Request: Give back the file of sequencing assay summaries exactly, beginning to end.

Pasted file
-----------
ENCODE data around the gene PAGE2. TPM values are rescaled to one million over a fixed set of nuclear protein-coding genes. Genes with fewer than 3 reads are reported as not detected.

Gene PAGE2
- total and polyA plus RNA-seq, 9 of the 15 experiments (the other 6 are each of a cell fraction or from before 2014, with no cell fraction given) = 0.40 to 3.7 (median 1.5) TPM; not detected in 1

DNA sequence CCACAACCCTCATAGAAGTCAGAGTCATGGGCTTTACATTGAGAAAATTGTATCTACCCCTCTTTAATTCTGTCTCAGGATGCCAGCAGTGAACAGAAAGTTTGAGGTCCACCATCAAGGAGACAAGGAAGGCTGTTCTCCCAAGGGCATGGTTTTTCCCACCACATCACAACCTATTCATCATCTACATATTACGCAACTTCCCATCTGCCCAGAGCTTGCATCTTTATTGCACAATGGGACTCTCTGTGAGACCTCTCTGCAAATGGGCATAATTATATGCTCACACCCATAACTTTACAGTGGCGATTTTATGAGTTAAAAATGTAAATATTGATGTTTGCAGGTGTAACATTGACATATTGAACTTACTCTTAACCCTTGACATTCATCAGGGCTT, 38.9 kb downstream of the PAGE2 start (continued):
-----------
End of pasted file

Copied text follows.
ENCODE data around the gene PAGE2. TPM values are rescaled to one million over a fixed set of nuclear protein-coding genes. Genes with fewer than 3 reads are reported as not detected.

Gene PAGE2
- total and polyA plus RNA-seq, 9 of the 15 experiments (the other 6 are each of a cell fraction or from before 2014, with no cell fraction given) = 0.40 to 3.7 (median 1.5) TPM; not detected in 1

DNA sequence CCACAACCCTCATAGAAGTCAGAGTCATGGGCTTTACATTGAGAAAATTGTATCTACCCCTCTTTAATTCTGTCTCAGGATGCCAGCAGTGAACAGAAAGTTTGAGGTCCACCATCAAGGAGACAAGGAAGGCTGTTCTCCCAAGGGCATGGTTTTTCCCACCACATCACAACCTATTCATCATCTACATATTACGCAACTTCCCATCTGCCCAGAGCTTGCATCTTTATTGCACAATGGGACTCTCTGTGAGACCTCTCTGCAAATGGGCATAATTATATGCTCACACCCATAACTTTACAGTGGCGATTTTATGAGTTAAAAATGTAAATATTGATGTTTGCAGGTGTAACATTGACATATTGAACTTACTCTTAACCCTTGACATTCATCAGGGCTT, 38.9 kb downstream of the PAGE2 start (continued):